One of the participants said the demonstration started at 9 a.m. and lasted till 5 p.m. The demonstrators went to the City Hall, Train Station, the Bureau of Environmental Protection, and Xiamen University. Hundreds of people held banners and shouted in front of the Xiamen City Hall, “Protect Xiamen and Refuse Pollution,” “No PX!” (paraxylene). These people were surrounded by hundreds of armed officers.

Growing Crowd

More people joined the demonstration on the streets downtown. Passersby joined the demonstration, including those on buses or in taxis. Slogans and ribbons were handed out by the demonstrators as they shouted, “It’s everyone’s responsibility to love Xiamen,” “We want it to stop, no stalling.”

One of the participants said the number of demonstrators reached ten thousand by 10 a.m. Many employees inside office buildings came out and joined the demonstration. Citizens in cars honked their horns to show their support. Many passersby clapped their hands and give out free water to the demonstrators.

Crowd Defuses Police Violence
Stand-off with the armed police.
Around 11:30 a.m., police cars stopped the demonstrators. Several people were injured in the conflict. The crowed shouted “No violence!” The parade finally broke through the road block and moved on.

(Photo: Stand-off with the armed police. Photo provided by demonstrator- from the Epochtimes Website)

At noon time, the demonstrators gathered in front of the City Hall. There was a stand-off between the armed police and demonstrators.Stand-off with the police 2 The crowd shouted and wanted He Lifeng, Party Chief of the Xiamen City, to step down.

Later there was a press release from the City saying that an environment safety evaluation will take six months and wanting the citizens to express their voice through regular channels.

After 2 p.m., two thousand people continued toward the Xiamen University. Many of them were children in school uniforms. Many drivers passing by the parade honked to show support.

Government Threats

A student said several days before the demonstration, counselors at high schools talked to all the students asking them not to join the activity. Schools informed student organizations and clubs and forbade students to join the demonstration. A student from Xiamen University said the students received notice from the university that those who went to the demonstration would be expelled. Government employees, Communist Party members, and their family members would be revoked their communist party membership if they joined the walk.

Many passersby said the demonstrators were very rational, calm and didn’t leave much garbage. The demonstrators kept quiet as they walked by hospitals.

The center of the PX project is four miles away from downtown Xiamen and Gulang Island, a national resort, and 2.5 miles away from the Xiamen Foreign Language School and the Beijing Normal University Affiliated High School that has 5000 students. There are over 100,000 residents who live within a three-mile radius of the plant.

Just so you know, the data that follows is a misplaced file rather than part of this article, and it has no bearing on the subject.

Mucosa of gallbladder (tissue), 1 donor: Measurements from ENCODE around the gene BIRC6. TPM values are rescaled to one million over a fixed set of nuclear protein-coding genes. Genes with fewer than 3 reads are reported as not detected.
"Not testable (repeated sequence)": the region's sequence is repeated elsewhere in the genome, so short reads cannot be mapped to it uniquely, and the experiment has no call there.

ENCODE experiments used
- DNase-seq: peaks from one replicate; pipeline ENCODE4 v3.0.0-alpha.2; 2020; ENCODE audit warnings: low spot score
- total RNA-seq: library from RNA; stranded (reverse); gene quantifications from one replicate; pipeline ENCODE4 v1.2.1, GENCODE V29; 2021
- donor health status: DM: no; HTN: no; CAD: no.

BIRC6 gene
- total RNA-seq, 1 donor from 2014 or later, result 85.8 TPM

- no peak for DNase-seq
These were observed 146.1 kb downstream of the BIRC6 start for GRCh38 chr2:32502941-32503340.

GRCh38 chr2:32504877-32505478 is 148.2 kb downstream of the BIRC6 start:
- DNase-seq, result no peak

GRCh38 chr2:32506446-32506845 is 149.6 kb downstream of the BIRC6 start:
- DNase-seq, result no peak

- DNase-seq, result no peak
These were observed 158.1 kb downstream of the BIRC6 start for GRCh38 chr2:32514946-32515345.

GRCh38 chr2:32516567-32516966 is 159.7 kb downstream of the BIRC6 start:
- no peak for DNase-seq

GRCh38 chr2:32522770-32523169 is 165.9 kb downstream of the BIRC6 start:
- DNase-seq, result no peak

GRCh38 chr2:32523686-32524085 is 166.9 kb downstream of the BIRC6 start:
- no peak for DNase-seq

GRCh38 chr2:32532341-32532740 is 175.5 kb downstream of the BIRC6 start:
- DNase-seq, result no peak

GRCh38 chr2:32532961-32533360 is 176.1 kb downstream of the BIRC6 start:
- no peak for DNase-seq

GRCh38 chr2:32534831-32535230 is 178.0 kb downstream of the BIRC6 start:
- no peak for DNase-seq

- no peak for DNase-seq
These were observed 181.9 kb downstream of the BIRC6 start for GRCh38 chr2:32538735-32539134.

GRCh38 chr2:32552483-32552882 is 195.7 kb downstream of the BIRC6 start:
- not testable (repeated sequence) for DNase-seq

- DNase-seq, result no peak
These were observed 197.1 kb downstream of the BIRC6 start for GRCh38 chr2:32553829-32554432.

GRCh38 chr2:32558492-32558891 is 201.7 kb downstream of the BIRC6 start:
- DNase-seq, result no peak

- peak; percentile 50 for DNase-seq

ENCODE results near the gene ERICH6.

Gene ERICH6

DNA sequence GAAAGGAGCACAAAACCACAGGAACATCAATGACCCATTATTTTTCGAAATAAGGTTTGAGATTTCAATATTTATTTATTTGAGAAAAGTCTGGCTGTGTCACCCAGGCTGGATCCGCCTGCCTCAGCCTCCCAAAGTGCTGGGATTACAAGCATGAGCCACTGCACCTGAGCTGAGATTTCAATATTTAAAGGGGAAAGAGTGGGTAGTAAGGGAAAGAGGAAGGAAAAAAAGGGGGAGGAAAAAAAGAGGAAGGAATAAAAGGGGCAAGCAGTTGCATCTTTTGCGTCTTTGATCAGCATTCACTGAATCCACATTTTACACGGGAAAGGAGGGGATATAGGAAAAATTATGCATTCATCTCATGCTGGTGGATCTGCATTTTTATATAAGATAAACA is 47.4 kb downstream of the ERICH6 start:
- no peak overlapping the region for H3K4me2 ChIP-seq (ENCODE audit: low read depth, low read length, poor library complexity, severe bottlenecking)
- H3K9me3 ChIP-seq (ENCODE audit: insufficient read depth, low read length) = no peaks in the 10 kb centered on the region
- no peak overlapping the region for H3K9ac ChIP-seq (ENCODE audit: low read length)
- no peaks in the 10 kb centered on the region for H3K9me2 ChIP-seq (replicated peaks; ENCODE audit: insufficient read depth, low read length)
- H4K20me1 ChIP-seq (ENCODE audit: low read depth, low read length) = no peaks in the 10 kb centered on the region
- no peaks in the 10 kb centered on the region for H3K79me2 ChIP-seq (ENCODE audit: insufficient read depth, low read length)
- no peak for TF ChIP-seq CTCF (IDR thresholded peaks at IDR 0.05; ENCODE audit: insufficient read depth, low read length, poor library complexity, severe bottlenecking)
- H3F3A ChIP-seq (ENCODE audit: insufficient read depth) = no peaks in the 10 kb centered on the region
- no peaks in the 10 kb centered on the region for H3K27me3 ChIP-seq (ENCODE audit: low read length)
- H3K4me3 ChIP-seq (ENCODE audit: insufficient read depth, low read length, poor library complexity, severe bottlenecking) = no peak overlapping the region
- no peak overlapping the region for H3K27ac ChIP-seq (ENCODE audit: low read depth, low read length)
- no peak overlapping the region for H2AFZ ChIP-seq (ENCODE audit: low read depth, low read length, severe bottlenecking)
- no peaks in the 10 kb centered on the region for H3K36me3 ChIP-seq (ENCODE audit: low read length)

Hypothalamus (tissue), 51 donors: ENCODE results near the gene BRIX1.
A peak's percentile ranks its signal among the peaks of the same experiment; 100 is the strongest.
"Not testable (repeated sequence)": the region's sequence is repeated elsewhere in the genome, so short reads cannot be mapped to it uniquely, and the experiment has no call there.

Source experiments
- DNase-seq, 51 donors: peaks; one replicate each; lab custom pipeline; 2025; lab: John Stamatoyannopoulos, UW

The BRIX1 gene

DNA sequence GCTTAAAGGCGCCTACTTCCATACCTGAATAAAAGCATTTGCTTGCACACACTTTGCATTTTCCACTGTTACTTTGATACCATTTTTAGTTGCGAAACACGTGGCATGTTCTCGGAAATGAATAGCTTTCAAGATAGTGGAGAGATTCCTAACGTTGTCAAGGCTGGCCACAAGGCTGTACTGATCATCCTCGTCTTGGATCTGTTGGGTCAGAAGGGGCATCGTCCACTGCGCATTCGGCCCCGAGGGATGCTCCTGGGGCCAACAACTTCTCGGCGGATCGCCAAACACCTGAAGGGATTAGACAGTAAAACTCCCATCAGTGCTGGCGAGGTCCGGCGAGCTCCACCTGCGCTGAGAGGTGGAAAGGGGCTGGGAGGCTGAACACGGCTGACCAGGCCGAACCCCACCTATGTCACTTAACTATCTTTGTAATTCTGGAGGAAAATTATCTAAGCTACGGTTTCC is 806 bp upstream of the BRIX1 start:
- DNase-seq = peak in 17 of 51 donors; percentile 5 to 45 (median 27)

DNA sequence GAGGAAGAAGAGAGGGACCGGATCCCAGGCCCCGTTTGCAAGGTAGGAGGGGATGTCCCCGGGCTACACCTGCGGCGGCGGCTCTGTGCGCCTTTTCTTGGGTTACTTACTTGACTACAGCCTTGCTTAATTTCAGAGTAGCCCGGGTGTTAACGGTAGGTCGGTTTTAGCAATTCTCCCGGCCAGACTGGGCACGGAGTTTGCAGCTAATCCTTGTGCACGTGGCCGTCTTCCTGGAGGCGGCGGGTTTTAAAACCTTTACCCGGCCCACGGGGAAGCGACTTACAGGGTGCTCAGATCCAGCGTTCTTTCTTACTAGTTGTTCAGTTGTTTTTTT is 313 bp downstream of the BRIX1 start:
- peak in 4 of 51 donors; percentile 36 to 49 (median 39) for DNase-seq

(1) Paraxylene (PX) is a colorless liquid that is highly toxic.

original report from The Epoch Times

Posted in China, City resident, Company, Economy, Environment, Fujian, Health, Human Rights, Incident, Life, medical, News, People, Politics, pollution, Protest, SE China, Social, Xiamen | 1 Comment »

1 Million Text Messages Protest Blocks China Chemical Plant

Posted by Author on May 31, 2007


BBC News, Wednesday, 30 May 2007-

Residents of the eastern Chinese city of Xiamen have blocked construction of a chemical plant with a text message campaign, media reports say.

Opponents of the plant said they circulated nearly one million mobile phone messages to organise opposition, Xinhua news agency said.

Authorities in Xiamen have halted the construction of the plant to make paraxylene, a chemical in polyester.

Protesters said the plant posed health and environmental risks.

Potential carcinogen

The $1.4bn (£700,000) plant was already under construction 7km (4.3 miles) from Xiamen’s city centre, a distance that protesters said put the city’s 1.5 million residents and the environment at risk from pollution.

Paraxylene is a petrochemical that goes into the making of polyesters and fabrics.

It is potentially carcinogenic.

The text messages urged people to join a protest rally planned for Friday, Chinese media said.

“When this massive toxic chemical product goes into production, that will mean an atomic bomb has been released all over Xiamen island,” said one version of the text cited by the Southern Metropolitan Daily.

The project’s reversal highlights public fears in China over industrial pollution after years of breakneck economic growth.

China’s cities, countryside, waterways and coastlines are among the most polluted in the world.

The central government in Beijing has promised to clean up pollution, but local authorities are often keen to authorise projects that will bring in local revenue.

original from BBC News

Posted in China, City resident, Economy, Environment, Fujian, Health, Incident, medical, News, People, pollution, Protest, SE China, Social, Technology, Xiamen | 1 Comment »